As I a graphic designer, it is my opinion that no design program or digital altering can quite compete with the human hand touching brush to canvas. The fine art of painting allows space for interpretation, evokes emotion, and offers a classic elegance hard to find elsewhere.
Meg of Filbert and Bright recently did these oil portraits of the boys, and I can’t stop looking at them. To me they’re treasures. She captured that look on Luca’s face perfectly. I know that look very well, and it makes me smile — not because he looks so sweet, no. That’s his I’ll-look-adorable-before-I-do something-naughty-so-you-won’t-even-suspect-it face. And if you ask me, that is perfect for a portrait of a two year old!
Meg is the real deal. She doesn’t paint on the side or do it as a hobby. Art is a way of life for her, how she makes a living. And her work is impressive. Her studio, Filbert and Bright, is based out of Brooklyn, New York, and offers portraits of people and pets at a fair price.
Let me live vicariously for a minute. What’s it like being an artist in New York? It seems quite glamorous.
It’s great to be an artist in New York because of all of the readily accessible art. Openings are nearly every night and new shows at museums are constantly up. Also, there are so many other artists to share ideas and friendships with. But with all of the other artists, we also have such competition for exposure. And, of course, the cost of living in New York is so high, which is difficult for artists, many of whom lead a kind of “feast or famine”—rarely feast, often famine—lifestyle.
I’ve yet to feel particularly glamorous as an artist. I’m usually wearing some of the rattiest, paint-splattered clothes you can imagine. The other night I was buying a bottle of wine, and the girl at the register asked if I was a painter. I was like, “Yes, wait, why?” And she said she’d asked because I had a huge streak of blue paint on my face. That’s my reality. It can be fun to see your work on gallery walls, but that’s just a fraction of it all.
As an artist, how do you see art in everyday life?
I think I mostly see everyday things in terms of art in a technical sense. I’ll notice the way light sometimes hits someone’s face in a funny, brilliant triangle below the eye or the tint of a shadow.
How would you describe your style?
When I paint portraits I very much want to get the person’s likeness down as well as I can. I don’t, however, aim to make it look photo-real or hyper-real. If I were aiming for that, I’d be failing miserably. My style is more expressive. I’d like to capture more the feeling of the subject matter than the exact appearance.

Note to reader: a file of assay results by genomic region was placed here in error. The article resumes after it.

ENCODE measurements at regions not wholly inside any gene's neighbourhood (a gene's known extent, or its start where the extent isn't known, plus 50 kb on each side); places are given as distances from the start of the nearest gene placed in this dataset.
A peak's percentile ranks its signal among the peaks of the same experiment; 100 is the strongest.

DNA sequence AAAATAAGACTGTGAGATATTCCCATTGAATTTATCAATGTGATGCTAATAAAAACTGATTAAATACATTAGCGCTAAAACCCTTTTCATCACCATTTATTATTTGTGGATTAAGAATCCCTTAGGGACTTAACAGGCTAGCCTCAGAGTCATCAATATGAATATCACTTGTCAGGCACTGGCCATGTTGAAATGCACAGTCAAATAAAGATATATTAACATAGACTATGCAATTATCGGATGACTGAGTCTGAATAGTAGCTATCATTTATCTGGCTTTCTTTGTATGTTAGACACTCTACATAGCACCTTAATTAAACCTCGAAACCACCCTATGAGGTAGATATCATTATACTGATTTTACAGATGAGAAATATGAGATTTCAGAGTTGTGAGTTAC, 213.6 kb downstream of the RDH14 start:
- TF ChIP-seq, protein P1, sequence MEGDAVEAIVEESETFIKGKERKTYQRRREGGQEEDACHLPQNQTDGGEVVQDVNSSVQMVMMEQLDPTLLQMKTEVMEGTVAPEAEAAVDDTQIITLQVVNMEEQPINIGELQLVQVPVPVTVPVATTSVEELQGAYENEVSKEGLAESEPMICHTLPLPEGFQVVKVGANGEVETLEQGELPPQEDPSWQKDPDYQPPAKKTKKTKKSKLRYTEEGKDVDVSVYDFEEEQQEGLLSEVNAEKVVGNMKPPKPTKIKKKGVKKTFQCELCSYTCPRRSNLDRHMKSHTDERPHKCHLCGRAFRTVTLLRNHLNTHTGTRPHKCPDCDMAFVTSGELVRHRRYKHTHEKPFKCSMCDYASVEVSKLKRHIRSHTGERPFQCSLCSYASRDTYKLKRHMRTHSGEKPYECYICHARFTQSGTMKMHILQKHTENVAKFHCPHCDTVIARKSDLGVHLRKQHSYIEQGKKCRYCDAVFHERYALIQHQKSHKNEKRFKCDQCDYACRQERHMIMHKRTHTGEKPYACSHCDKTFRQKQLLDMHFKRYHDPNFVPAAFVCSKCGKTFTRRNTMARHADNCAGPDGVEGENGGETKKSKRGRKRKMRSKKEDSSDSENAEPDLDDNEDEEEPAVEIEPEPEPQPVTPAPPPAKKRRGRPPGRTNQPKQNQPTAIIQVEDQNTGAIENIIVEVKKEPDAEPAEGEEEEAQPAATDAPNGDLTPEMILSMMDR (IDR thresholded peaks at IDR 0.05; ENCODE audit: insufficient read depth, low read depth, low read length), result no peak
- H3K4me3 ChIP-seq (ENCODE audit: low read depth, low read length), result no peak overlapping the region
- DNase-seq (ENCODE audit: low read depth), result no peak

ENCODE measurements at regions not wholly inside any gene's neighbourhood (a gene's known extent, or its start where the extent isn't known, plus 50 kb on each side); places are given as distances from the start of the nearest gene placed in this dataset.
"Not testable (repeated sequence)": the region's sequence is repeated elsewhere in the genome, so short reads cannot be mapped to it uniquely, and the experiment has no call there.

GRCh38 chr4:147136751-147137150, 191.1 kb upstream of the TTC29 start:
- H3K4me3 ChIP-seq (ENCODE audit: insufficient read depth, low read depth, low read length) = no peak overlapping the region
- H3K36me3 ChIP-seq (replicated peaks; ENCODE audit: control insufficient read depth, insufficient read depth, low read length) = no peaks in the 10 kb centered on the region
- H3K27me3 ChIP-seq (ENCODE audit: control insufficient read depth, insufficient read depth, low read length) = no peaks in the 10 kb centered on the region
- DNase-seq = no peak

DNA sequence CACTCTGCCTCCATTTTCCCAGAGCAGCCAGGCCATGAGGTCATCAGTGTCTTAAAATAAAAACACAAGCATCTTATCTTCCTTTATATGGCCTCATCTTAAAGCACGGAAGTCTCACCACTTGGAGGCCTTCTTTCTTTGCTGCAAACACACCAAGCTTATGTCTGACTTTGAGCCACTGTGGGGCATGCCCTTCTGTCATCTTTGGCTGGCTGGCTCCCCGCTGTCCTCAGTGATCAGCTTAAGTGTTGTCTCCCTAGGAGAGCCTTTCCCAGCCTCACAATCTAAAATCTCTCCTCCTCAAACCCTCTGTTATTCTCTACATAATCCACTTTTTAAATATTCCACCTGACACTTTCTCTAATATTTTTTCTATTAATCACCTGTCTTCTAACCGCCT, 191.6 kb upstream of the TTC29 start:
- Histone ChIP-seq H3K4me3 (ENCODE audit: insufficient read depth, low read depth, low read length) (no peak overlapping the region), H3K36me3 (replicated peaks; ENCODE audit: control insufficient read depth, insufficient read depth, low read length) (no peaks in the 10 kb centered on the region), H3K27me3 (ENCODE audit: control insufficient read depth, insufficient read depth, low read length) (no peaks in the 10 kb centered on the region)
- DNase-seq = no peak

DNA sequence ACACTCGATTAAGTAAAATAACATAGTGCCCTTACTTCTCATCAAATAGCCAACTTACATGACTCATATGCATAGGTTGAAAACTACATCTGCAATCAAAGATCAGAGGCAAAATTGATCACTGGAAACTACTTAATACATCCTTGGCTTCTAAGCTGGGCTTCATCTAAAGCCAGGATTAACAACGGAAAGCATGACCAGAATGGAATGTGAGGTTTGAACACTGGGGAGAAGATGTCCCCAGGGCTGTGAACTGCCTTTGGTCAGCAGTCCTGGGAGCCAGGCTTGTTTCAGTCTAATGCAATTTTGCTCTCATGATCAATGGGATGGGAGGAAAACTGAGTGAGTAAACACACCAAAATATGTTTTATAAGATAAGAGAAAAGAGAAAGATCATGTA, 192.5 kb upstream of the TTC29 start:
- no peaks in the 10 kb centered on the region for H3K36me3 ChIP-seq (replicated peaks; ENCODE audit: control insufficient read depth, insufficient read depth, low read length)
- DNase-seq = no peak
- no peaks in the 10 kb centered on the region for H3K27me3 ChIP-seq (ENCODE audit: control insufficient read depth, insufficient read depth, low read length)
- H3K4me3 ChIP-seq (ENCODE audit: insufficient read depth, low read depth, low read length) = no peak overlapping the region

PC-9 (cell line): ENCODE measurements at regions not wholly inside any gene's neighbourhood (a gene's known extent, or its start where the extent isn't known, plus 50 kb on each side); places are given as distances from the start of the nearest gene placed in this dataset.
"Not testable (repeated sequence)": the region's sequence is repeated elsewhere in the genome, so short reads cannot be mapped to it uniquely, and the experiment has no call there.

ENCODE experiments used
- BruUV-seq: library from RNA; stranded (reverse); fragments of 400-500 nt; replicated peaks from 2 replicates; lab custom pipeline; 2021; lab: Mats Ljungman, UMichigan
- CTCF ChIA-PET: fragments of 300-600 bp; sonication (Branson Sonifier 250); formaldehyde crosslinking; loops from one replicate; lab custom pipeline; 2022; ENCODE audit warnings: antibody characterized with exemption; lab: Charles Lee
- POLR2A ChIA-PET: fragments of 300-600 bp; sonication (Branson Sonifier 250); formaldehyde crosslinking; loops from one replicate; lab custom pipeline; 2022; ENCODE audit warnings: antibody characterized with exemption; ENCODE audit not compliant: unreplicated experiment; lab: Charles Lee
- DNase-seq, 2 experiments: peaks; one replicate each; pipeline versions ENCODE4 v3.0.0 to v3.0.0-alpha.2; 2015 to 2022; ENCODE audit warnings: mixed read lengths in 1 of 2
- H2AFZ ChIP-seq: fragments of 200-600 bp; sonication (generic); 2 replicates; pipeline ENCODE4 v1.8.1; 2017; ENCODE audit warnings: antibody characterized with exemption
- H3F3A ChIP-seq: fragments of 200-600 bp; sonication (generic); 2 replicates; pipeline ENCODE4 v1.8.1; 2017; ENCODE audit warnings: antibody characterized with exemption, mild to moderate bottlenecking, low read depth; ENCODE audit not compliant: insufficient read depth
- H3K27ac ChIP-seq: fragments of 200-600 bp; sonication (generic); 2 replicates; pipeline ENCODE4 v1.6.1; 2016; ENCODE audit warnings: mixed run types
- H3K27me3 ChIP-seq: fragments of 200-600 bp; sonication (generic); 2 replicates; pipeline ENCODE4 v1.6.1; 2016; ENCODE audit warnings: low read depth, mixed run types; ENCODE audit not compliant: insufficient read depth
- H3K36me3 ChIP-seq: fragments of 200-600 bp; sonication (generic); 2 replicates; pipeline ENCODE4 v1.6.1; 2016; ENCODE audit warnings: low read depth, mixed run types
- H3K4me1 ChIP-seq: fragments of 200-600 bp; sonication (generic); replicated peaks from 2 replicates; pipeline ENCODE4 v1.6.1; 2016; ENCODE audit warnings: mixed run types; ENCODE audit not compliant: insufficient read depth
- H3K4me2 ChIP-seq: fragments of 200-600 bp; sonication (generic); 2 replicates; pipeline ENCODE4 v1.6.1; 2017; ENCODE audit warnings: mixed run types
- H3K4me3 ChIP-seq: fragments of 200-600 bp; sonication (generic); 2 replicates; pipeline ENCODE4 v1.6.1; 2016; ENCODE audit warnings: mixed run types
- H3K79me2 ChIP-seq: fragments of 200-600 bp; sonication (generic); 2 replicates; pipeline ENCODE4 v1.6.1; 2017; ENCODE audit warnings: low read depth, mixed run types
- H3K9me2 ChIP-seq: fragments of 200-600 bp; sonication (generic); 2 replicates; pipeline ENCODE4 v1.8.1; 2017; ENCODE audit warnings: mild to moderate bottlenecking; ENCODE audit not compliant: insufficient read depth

What are your preferred subjects to paint?
I like painting people, particularly the faces. Children are always wonderful to paint because there is no sense of needing to flatter them. They’re all adorable. I like painting adults most when I know I’m free to allow the finished portrait to convey a bit of awkwardness. That’s real to me.
What are your favorite pieces you’ve done?
What would you like your pieces to evoke of people?
I love it when people who know the people I’ve painted see the painting and say that I really “got” that person in some way beyond just physical appearance. Essence maybe. I don’t really think it’s me. I think that “capturing” a person in that way is some result of paint itself or the imprint of brush strokes, but it’s great to hear because I know that’s what the person who commissioned the painting was looking for.
Sometimes it’s more fun to depict people in a way that is actually the opposite of the way others normally think of them, in a kind of rare moment when a hidden side shows through. Most people don’t want that though. I aim to please!
Do you have a favorite color palette that you return to?
I tend to stick to the actual colors in the photographs my clients give me, but if it were up to me, I’d use a lot of green and red mixed with browns. The painting I did of redheaded Nicky against a green wall really pops, in part, because of the complimentary red and green.
How can people reach you to have a portrait done of a child, loved one, or pet?
They can just send me an email at firstname.lastname@example.org. We’ll discuss the photographs to work from, chose one, and decide on a size for the piece. Then, I’ll get to work.
Where else can we find you?
This is not a paid editorial, although I was gifted portraits by Filbert and Bright.